In his generational profile essay “Root of all Evil, Symbol of a Generation,” John Swanson offers a sarcastic yet thoughtful analysis of a cultural artifact—Axe Body Spray. He begins the essay discussing how we often define generations with “wars, movements, political shifts, musical trends, literary masterpieces and the like,” and then juxtaposes such weighty events with Axe Body Spray, a seemingly passé mass-produced product. How does this comparison set the tone for the essay? How does Swanson portray his generation (ex. lazy and sexualized)? As a member of the generation Swanson addresses, do you feel he accurately depicts you? This essay cannot be sufficiently examined without taking into account the influence of media. Can media tell us how to live, what is appropriate, what to buy? Do you have brand loyalty? Why? What factors contribute to brand loyalty?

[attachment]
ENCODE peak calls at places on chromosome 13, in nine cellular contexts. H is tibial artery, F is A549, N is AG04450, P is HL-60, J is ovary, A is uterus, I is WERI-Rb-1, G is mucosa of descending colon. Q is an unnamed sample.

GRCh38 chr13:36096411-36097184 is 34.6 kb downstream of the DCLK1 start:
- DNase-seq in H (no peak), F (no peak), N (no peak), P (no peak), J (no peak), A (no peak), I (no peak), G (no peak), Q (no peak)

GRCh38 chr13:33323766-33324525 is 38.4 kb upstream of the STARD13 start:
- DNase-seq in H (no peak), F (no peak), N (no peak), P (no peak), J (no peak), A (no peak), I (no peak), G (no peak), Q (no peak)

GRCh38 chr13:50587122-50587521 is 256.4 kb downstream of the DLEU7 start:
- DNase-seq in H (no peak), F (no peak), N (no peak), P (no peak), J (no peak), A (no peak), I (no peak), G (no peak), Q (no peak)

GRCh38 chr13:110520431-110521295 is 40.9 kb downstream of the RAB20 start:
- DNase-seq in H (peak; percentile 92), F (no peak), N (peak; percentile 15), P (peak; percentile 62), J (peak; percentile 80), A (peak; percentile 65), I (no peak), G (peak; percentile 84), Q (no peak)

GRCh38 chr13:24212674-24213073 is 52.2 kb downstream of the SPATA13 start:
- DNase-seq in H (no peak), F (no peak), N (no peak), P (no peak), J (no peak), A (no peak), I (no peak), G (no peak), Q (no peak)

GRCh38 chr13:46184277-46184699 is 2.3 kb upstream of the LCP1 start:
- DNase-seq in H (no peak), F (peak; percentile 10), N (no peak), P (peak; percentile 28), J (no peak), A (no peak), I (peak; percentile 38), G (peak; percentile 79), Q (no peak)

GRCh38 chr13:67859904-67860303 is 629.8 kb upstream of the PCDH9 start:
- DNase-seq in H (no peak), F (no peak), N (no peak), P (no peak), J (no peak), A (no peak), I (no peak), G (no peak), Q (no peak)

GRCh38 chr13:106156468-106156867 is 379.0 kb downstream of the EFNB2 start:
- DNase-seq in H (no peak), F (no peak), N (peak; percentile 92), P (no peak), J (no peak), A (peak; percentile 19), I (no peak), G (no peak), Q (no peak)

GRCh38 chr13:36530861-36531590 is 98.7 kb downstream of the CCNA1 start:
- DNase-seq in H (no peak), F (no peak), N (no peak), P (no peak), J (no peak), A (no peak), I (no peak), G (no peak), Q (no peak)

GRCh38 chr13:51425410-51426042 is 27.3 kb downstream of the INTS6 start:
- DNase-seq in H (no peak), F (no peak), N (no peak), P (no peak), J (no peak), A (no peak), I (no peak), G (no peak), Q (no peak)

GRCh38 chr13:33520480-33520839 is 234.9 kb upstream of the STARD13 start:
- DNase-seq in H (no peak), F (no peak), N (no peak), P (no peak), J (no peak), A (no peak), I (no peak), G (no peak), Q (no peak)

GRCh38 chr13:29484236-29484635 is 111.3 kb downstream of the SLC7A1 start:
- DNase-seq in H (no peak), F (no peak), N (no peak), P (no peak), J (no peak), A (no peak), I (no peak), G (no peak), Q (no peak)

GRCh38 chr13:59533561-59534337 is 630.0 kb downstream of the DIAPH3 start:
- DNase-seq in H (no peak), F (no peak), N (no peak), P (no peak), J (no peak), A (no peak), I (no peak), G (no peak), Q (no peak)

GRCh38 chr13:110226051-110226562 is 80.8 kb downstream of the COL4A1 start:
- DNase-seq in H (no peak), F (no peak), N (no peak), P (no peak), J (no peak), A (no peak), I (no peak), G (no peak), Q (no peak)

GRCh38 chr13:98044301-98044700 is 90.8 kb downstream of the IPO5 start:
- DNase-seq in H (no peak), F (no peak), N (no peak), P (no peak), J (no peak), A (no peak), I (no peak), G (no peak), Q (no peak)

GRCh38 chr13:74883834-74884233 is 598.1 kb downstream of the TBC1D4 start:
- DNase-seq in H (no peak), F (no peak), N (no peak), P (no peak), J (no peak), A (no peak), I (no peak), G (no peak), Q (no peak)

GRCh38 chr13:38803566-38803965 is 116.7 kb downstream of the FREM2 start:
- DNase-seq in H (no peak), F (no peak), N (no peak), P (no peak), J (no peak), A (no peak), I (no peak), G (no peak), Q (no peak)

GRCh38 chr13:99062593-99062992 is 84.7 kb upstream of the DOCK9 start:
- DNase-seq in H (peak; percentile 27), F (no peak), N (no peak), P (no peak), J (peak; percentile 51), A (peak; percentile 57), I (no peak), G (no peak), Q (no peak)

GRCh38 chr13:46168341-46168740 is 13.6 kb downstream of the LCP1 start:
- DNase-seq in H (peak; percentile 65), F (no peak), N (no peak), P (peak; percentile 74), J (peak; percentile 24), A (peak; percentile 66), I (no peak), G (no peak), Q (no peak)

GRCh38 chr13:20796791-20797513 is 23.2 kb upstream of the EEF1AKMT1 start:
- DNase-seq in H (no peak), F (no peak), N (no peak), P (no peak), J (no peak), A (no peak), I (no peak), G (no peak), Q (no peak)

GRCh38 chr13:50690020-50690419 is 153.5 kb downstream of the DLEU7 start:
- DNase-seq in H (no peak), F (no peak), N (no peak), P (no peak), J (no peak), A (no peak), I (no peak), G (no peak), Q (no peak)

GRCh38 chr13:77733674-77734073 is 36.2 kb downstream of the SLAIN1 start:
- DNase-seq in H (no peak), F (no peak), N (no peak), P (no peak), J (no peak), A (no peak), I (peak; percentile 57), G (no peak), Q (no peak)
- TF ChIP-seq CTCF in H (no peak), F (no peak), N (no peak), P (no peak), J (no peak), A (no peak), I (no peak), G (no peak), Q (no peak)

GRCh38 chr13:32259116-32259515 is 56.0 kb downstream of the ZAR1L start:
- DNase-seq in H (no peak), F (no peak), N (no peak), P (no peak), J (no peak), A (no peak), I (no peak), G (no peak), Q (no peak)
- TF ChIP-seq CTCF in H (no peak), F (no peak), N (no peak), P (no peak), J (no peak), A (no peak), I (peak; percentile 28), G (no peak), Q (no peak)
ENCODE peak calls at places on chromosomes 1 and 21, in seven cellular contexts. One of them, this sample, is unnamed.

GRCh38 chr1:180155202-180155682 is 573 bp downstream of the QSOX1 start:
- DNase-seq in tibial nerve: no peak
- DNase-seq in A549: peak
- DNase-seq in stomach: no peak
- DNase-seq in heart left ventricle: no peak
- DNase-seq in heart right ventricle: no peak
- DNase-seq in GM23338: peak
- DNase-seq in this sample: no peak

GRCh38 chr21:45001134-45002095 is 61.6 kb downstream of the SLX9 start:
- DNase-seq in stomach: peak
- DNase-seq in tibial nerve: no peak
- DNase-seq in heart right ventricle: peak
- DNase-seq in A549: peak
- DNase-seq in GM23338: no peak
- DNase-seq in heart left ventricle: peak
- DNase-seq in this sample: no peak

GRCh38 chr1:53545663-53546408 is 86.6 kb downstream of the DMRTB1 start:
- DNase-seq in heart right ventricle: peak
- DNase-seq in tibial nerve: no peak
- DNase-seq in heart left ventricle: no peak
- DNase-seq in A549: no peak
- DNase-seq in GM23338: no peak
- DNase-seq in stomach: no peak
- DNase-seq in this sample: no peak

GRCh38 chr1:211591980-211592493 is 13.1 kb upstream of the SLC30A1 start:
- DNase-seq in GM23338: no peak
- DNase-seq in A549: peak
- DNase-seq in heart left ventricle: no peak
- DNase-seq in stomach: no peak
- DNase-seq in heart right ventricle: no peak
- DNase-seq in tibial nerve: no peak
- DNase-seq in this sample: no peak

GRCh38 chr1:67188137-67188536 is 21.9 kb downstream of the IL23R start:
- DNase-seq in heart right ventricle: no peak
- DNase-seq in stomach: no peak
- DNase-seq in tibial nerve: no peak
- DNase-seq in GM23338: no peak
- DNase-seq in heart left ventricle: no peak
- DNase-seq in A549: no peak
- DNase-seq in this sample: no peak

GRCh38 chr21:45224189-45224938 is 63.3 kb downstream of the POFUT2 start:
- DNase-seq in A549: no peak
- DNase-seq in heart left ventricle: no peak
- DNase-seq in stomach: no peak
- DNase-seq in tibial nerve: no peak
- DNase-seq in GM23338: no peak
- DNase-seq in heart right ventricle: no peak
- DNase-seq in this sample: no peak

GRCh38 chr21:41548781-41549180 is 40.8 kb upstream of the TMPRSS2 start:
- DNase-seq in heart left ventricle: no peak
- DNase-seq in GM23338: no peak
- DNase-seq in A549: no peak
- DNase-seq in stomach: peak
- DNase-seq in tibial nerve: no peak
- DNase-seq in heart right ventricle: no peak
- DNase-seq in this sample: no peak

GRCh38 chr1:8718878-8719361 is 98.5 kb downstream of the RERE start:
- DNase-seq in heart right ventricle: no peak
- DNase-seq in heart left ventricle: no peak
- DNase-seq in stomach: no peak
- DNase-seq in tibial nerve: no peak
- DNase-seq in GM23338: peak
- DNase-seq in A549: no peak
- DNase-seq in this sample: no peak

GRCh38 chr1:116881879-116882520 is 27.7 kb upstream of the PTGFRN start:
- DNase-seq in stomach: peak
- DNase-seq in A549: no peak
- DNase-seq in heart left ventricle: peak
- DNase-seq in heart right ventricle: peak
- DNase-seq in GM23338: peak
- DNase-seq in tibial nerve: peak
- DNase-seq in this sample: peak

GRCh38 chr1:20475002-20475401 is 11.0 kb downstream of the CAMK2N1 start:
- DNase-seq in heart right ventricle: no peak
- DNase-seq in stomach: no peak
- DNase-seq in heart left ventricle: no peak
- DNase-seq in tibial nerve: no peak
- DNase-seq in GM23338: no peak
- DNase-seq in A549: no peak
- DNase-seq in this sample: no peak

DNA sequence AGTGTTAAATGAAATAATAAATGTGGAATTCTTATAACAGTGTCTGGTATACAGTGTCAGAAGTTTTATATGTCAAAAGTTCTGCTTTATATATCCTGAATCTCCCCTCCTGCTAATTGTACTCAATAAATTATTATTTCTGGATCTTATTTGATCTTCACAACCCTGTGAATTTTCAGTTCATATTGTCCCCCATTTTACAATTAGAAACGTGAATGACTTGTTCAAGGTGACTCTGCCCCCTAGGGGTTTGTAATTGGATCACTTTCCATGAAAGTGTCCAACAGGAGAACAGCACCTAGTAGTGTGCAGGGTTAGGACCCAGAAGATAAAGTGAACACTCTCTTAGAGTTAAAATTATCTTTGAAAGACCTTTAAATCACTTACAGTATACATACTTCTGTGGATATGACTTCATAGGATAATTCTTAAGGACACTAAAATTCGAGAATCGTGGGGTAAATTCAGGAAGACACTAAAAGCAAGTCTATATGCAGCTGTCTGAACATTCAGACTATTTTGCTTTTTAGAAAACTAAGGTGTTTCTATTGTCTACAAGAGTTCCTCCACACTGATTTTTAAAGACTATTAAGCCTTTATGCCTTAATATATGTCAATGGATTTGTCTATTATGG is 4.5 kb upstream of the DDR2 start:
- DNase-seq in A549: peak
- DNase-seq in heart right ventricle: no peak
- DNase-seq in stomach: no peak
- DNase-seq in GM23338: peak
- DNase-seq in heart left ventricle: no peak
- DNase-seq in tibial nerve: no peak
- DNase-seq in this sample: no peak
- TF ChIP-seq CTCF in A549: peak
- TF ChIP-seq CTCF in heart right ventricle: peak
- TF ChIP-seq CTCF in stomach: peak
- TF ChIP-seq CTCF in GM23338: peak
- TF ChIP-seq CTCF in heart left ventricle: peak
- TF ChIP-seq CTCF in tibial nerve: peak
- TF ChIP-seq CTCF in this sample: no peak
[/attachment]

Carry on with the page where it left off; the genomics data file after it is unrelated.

What does original language such as, “The Man-Fumes of my generation” or “the real reason for the Great War on Guy Funk,” contribute to Swanson’s stylistic approach, and is such language appropriate for an argumentative profile? He uses quotations from interviews with his friends as evidence for his claim that the “Axe Effect” defines his generation. Is this evidence convincing? Why or why not? Though at first this essay may simply seem like a witty spin on generational typing, Swanson’s ideas have far-reaching and widespread implications about societal values and identity formation.
"Root of All Evil, or Symbol of a Generation?,"
Fresh Voices: Composition at Cal Poly:
1, Article 29.
Available at: http://digitalcommons.calpoly.edu/freshvoices/vol2/iss1/29